When the Scottish director unveils his feature-length debut at the Glasgow Film Festival this week, it will be the culmination of five years of work to bring the most infamous episode in the history of Bearsden Academy to the big screen.
Nearly 30 years after it emerged that a 30-year-old former pupil had managed to re-enroll as a 16-year-old, by adopting a Canadian accent and a false identity, his old classmates and teachers will finally get their say on the scandal which engulfed the school when his deception was exposed after he had left for a second time.
They effectively make up the cast of McLeod’s documentary, alongside “Brandon Lee”, the alter ego created by Brian Mackinnon as part of his audacious efforts to pursue a career in medicine.
McLeod, who was in the same registration class as Lee, has joined forces with actor Alan Cumming, who was linked with a feature film on the scandal as far back as the late 1990s, to bring the story to the big screen.
The Broadway and Hollywood star voices a new interview which McLeod’s old classmate granted him on strict condition he did not appear on screen, while Clare Grogan, Dawn Steele, Carly McKinnon, Gary Lamont and singer Lulu are among the actors providing the voices of animated versions of the 1990s staff and pupils.
Speaking ahead of the European premiere on Thursday, McLeod said the starting point for the documentary was recording a five and half hour interview with his old classmate.
He said: “That first interview really started the process of reaching out to all the teachers and the other kids and through that I found out more staff that he hadn’t made me aware of.
"I wanted to get a broad picture of what really happened back then, as I think we all had a muddied idea. The film is as close as I could get to a version of the truth by getting 30-plus people together to try to figure out what the hell happened.
“I wasn’t a friend of Brandon’s at school - I was hardly anyone’s friend. Myself and Nicola (Walker), one of the key interviewees in the film, lived in Clydebank and were bussed in every day to Bearsden, which is as much of a character in the film as anyone. In a way, it stood me in good stead as a kind of impartial observer.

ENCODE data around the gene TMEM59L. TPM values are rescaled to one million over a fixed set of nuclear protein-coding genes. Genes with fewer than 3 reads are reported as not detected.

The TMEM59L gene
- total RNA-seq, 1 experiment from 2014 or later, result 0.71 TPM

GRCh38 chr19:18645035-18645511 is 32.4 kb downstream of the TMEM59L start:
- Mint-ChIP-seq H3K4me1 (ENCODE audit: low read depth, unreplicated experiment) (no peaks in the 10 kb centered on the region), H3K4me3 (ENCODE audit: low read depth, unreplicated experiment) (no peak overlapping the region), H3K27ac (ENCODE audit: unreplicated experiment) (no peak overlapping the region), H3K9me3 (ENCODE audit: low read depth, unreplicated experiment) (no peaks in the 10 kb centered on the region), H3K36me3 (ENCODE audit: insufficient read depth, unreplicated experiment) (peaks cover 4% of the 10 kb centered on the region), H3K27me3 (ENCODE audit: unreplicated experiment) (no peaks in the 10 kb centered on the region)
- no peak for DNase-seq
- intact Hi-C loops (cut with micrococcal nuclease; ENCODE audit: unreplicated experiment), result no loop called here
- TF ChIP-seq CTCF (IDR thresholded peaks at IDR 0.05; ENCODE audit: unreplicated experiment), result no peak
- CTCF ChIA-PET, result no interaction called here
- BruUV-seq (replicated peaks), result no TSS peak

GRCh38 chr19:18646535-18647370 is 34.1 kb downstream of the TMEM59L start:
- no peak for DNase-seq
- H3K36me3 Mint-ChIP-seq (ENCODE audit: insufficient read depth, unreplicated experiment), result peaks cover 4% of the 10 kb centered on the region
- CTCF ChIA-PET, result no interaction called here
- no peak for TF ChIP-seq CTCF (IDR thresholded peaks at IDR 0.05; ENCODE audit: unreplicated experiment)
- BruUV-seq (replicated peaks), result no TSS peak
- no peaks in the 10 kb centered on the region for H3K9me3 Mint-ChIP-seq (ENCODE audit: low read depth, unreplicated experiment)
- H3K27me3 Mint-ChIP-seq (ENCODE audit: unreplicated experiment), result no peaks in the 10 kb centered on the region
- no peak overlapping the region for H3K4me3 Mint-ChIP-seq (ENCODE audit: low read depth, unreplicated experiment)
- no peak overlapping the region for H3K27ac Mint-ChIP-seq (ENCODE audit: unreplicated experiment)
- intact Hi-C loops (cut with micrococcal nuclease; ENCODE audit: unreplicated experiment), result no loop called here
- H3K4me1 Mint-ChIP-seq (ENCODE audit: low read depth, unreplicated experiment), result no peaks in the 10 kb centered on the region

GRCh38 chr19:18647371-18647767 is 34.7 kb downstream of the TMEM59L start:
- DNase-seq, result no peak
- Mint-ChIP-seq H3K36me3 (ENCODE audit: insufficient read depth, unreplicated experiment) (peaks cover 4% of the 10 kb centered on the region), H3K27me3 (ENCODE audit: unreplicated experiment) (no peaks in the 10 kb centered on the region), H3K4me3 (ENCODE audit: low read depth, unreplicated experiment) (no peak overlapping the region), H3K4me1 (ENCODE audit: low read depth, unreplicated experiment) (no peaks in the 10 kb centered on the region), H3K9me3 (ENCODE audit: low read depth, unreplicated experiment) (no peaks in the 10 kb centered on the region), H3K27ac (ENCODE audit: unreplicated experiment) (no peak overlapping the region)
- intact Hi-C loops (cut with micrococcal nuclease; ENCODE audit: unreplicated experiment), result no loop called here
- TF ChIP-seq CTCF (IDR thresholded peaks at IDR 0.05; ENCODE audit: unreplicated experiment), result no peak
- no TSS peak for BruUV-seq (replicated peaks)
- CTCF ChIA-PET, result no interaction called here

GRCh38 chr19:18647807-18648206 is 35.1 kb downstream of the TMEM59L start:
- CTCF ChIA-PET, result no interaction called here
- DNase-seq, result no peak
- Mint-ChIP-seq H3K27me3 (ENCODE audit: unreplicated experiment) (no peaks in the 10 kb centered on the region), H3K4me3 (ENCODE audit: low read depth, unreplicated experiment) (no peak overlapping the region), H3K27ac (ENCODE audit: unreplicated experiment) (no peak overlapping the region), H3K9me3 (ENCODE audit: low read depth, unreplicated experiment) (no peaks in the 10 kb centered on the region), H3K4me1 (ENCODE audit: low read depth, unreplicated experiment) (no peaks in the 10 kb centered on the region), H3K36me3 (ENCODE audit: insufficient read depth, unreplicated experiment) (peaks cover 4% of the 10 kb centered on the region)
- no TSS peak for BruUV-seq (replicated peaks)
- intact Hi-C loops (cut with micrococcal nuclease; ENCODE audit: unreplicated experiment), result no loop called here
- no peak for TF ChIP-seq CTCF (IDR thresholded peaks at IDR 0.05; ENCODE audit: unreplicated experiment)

"The day Brandon walked into our registration class for the first time is my abiding memory of him, but I wasn’t as brainy as him so I wasn’t really in his other classes.
“The big surprise for everyone was the level of press interest at the time. What had struck all of us as odd was that he did look 30. 'Thirtysomething' was actually one of his nicknames at school. I’m not sure I massively buy the whole thing about him having a youthful appearance.
“But there was a tragic back-story, involving facial burns, plastic surgery and an accident where he had lost his mother. We were also just following orders – the teachers told us he was a 16-year-old Canadian and we just went with it.
“I think a big part of it with him coming from Canada was the fact that we were used to watching movies like Grease and shows like 90210, where the cast were a lot older than their characters.
"A lot of the kids I spoke to told me how difficult it was to have a conversation with him because of his vocabulary and the stuff he was into.
"But the teachers absolutely. He had designed himself as the perfect Bearsden Academy pupil.”
McLeod’s film was selected for Robert Redford’s Sundance Film Festival in January, only for in-person events to be dropped due to rising Covid cases.
He added: “The film is layered with twists and turns that I’ve been trying to protect as much as possible.
"The weird thing for me is that, because the Sundance screening didn’t happen, the first physical screening that I’ll be at is with a Scottish audience, who will know the Brandon story to some extent, but they won’t know some of the stuff that we get to.
“It doesn’t really exist online and there’s a bit of cut-off age for people who don’t know the story – there will definitely be kids at Bearsden Academy who won’t know anything about it.”
McLeod suggests the majority of the former pupils interviewed have a lingering admiration for the prolonged deception and admits the film is likely to be a more sympathetic portrayal of his former classmate than if another director had taken on the story.
He said: “If people do feel that I’ve not gone in hard enough on him then I totally take that criticism on board. I get that different people have different perspectives on it.
"But for the most part, taking a straw poll of my classmates, there is a certain fondness for him and an understanding that, however crazy it seems to us, when he tells you his version of events this is a weird logical sense to it. People do kind of get what he was trying to do.
"It was funny as a kid because the teachers all fell for it. If your teachers have been shown up as total mugs it’s brilliant. There are some people to whom Brandon is almost a folk hero.
“I think today’s school kids would probably believe something like this couldn’t happen now and they’d be right. I think with social media today he would be clocked straight away.
"And the one thing we will never know is what would have happened had Brandon rocked up to Clydebank High rather than Bearsden Academy.”